April 26, 2012

Creepy Archives Review: Lucky number 13!

Title: Creepy Archives volume 13
Writing/Art: various writers and artists
Publisher: Dark Horse

From the back cover of the book:
This tremendously terrifying thirteenth volume in the Creepy Archives hardcover series includes classic tales by Bernie Wrightson, Bruce Jones, John Severin, and more, as the esteemed horror magazine hits another fruitful period of frightful delights in the mid-seventies! Collecting the classic Creepy magazines #60 through #63 and featuring Archie Goodwin’s return to the Warren Publishing offices, Creepy Archives Volume 13 includes several color pieces by Richard Corben, Sanjulian, and Ken Kelly with black-and-white stories throughout by Bernie Wrightson, Tom Sutton, Jose Bea, Bill DuBay, Jose Gual, Martin Salvador, and many others. This archival collection is a perfect repast for those starving for a ferociously macabre feast!

I thoroughly enjoyed reading this compilation. Part of the enjoyment was an excursion in nostalgia as I visited stories that I remembered from my childhood, but there were also many stories that I was exposed to for the first time. Tomes with lavish artwork and well crafted writing by artists and writers well known, and others that I was not aware of.

For those unfamiliar with the types of stories typical in an issue of Creepy, let me clarify. Creepy stories were meant to be more contemporary than those in its sister (or more appropriately, cousin) magazine Eerie, which focused more on classic vampire and monster tales. Of course, since the original magazines were published almost 40 years ago, the stories might feel more retro to the casual reader, with dialog that includes such phrases as “dig this” or the liberal use of the word “baby.” This volume also contains its share of mediocre work, but overall the quality is higher than might be found in most current horror anthologies.

The covers to Creepy #60 and #61 have Sanjulian winding down his strongest and longest cover run. With his magnificently detailed and colorful oil paintings, he was the heir apparent to Frank Frazetta, who had created most of the first two dozen covers. A student of Frazetta’s, Ken Kelley also starts his long run of covers in this volume. Jim Warren always believed that a strong cover was necessary to get decent sales on the news stands, and these gentlemen always delivered.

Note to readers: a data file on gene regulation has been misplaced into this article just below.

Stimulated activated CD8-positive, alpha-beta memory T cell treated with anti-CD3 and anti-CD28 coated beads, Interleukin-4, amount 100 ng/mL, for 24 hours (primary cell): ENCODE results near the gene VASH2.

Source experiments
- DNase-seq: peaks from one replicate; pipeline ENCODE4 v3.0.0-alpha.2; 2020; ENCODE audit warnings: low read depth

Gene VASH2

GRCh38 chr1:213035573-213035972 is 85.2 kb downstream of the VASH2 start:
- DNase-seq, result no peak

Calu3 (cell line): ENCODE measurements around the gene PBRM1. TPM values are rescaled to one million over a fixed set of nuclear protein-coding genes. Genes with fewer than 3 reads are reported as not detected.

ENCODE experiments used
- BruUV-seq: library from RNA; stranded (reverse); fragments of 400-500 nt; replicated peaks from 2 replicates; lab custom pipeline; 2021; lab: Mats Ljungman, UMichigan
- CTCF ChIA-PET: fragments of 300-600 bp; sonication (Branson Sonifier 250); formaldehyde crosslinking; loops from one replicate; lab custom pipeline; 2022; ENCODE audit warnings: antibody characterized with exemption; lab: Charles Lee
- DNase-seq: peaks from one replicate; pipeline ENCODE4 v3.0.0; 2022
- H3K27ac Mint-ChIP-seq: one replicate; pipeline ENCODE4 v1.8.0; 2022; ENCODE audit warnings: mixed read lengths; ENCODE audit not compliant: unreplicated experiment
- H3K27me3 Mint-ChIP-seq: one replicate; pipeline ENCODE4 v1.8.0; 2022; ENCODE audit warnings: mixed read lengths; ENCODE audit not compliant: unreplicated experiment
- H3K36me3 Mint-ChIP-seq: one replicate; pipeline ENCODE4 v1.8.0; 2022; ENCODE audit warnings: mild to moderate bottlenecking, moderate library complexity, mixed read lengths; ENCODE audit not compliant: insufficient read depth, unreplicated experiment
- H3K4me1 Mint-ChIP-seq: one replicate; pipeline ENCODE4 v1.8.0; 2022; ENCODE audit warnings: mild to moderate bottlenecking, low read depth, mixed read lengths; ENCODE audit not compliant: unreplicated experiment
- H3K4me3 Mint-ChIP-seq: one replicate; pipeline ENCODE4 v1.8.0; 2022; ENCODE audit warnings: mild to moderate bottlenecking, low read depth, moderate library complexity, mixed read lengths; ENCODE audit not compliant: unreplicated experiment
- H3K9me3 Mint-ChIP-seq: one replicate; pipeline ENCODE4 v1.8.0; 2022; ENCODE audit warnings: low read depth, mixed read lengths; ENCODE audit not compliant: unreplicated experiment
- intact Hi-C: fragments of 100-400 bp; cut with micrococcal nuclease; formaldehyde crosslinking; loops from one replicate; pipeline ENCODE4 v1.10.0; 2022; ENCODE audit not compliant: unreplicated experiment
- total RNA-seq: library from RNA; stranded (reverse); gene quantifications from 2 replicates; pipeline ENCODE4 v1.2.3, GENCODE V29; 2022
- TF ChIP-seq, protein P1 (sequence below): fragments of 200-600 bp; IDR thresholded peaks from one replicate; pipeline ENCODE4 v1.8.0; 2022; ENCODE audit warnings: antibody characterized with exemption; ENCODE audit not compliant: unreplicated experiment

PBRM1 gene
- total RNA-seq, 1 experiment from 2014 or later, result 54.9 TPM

The combination of editor Bill Dubay; the new crop of talented artists from Barcelona, Spain; plus the existing stable of talent such as Doug Moench, Rich Margopoulos, and Bruce Jones; and the return of Archie Goodwin, improved the quality of the stories and was considered Warren Publishing’s second golden age. A full color section produced by the talented Richard Corben was included in each and every issue starting just six issues prior. I personally liked how Corben sometimes mixed a little humor with his horror comics. This made the story more similar to a roller coaster ride of emotions and gave it more dimension.

The following is my best of from the volume:
“The Other Side of Hell” – Only for the fact that it was the first time Gonzalo Mayo had illustrated for Warren, which led to a well received and successful run on Vampirella.
“The Ghouls” – A standard horror story written by Carl Wessler with art by Martin Salvador. This story would be reprinted and the last frame always stuck with me.
“Terror Tomb” – One of this classic Corben stories with a hint of humor.
“Twisted Medicine” – A classic tale of irony written by Steve Skeates with art by Leo Summers.
“Encore Ghastly” – A revenge story by Tom Sutton with a protagonist named Dr. Frederick Wortworm (a stand-in for Dr. Frederick Wertham, author of “Seduction of the Innocents,” the book that set back the progress of comics and caused the demise of EC Comics) who gets his deserved punishment at the end.
“The Black Cat” – The fabulous adaptation of Edgar Allan Poe’s famous short story by none other than Bernie Wrightson, making his full length story debut for Creepy.
“Buffaloed” – Featuring a weird western tale with art by recently deceased John Severin.
“Judas” – Another great Richard Corben tale, this time with a science fiction spin.
“Survivor or Savior” – Another great science fiction story written by Steve Skeates, with fantastic art by Gonzalo Mayo.
And last but not least ,”Jenifer,” probably the spookiest story ever printed in Creepy, written by Bruce Jones with art by Bernie Wrightson.

I highly recommend every fan of horror buy this book. This is one that you will keep on your bookshelf and pull it out every once in a while to be thrilled and totally creeped out. Lucky number 13!

A copy of this book was provided by Dark Horse for review.

Lee Parmerter



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